Aug
11
2020
“We’re going on vacation!” my wife enthusiastically told our three-year-old grandson Austin as we pulled out of the driveway on the first leg of our trip. Little Austin looked at her thoughtfully and responded, “I’m not going on vacation. I’m going on a mission!” We’re not sure where our grandson picked up the concept of going “on a mission,” but his comment gave me something to ponder as we drove to the airport: “As I leave on this vacation and take a break for a few days, am I keeping in mind that I’m still ‘on a mission’ to live each moment with and for God? Am I remembering to serve Him in everything I do?” The apostle Paul encouraged the believers living in Rome, the capital city of the Roman Empire, to “never be lacking in zeal, but keep your spiritual fervor, serving the Lord” (Romans 12:11). His point was that the Christian faith is meant to be lived intentionally and with enthusiasm. Even the most mundane moments gain new meaning as we look expectantly to God and live for His purposes. As we settled into our seats on the plane, I prayed, “Lord, I’m yours. Whatever you have for me to do on this trip, please help me not to miss it.” Every day is a mission of eternal significance with Him!
Aug
10
2020
Riptide. Batgirl. Jumpstart. These are a few names given to counselors at Gull Lake Ministries, the summer camp our family attends every year. Created by their peers, the camp nicknames usually derive from an embarrassing incident, a funny habit, or a favorite hobby.  Nicknames are not limited to camp—we even find them used in the Bible. For example, Jesus dubs the apostles James and John the “sons of thunder” (Mark 3:17). It is rare in Scripture for someone to give themselves a nickname, yet it happens when a woman named Naomi asks people to call her “Mara,” which means bitterness (Ruth 1:20), because both her husband and two sons had died. She felt that God had made her life bitter (v. 21).  The new name Naomi gave herself didn’t stick, however, because her devastating losses were not the end of her story. In the midst of her sorrow, God had blessed her with a loving daughter-in-law, Ruth, who eventually remarried and had a son, creating a family for Naomi again.  Although we might sometimes be tempted to give ourselves bitter nicknames, like “failure” or “unloved,” based on difficulties we’ve experienced or mistakes we’ve made, those names are not the end of our stories, either. We can replace those labels with the name God has given each of us, “beloved child” (Romans 9:25–26), and look for the ways He is providing for us in even the most challenging of times.
Aug
9
2020
A news article in May 1970 contained one of the first uses of the idiom “on the bubble.” Referring to a state of uncertainty, the expression was used in relation to rookie race car driver Steve Krisiloff. He’d been “on the bubble,” having posted a slow qualifying lap for the Indianapolis 500. Later, it was confirmed that his time—though the slowest of those who qualified—allowed him to compete in the race. We can feel at times that we’re “on the bubble,” uncertain we have what it takes to compete in or finish the race of life. When we’re feeling that way it’s important to remember that in Jesus we’re never “on the bubble.” As children of God, our place in His kingdom is secure (John 14:3). Our confidence flows from God who chose Jesus to be the “cornerstone” on which our lives are built, and He chose us to be “living stones” filled with the Spirit of God, capable of being the people God created us to be (1 Peter 2:5–6). In Christ, our future is secure as we hope in and follow Him (v. 6). For “[we] are a chosen people, a royal priesthood, a holy nation, God’s special possession, that [we] may declare the praises of him who called [us] out of darkness into his wonderful light” (v. 9). In Jesus’ eyes we’re not “on the bubble.” We’re “precious” and loved (v. 4).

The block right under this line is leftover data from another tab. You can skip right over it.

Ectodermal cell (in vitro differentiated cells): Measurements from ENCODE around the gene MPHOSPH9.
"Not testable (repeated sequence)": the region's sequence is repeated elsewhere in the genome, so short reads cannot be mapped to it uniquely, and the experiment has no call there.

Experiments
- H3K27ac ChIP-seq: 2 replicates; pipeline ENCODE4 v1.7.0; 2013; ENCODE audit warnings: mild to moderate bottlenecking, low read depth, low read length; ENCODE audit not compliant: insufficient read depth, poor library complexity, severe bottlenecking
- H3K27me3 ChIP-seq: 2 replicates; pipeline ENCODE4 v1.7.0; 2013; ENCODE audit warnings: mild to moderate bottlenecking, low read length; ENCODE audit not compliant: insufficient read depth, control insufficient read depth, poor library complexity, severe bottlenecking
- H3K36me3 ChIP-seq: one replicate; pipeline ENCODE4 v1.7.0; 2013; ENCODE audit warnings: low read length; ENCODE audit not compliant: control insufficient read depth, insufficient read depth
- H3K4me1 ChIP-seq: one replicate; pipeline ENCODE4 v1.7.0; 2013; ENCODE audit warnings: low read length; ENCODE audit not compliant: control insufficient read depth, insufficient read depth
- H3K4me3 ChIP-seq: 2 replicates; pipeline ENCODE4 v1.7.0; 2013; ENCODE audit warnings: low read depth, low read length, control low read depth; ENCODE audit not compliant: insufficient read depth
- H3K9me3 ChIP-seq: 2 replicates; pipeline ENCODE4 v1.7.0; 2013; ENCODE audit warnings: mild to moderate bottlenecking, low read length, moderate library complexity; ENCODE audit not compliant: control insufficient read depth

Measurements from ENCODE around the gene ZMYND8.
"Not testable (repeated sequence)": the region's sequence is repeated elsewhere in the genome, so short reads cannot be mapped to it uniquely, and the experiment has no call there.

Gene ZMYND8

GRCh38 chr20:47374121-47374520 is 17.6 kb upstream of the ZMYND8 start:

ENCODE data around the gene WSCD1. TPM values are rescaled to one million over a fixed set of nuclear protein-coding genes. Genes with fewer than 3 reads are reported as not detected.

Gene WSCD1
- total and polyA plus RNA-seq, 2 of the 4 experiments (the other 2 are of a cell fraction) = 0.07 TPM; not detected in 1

Aug
8
2020
More than a million young people take part in The International Letter Writing Competition each year. In 2018, the theme of the competition was “Imagine you are a letter traveling through time. What message do you want to convey to your readers?”   In the Bible, we have a collection of letters that — thanks to the inspiration and guidance of the Holy Spirit — have made their way through time to us. As the Christian church grew, Jesus’s disciples wrote to churches across Europe and Asia Minor to help the people understand their new life in Christ; many of those letters were collected in the Bible we read today.   What did these letter-writers want to convey to readers? John explains, in his first letter, that he’s writing about “that which was from the beginning, which we have heard, which we have seen with our eyes, which we have looked at and our hands have touched” — he’s writing about his encounter with the living Christ (1 John 1:1). He writes so that his readers may “have fellowship” with him, and with “the Father and with his Son, Jesus Christ” (v. 3). When we have fellowship together, he writes, our joy will be complete (v. 4). The letters in the Bible draw us into a fellowship that is beyond time — fellowship with the eternal God.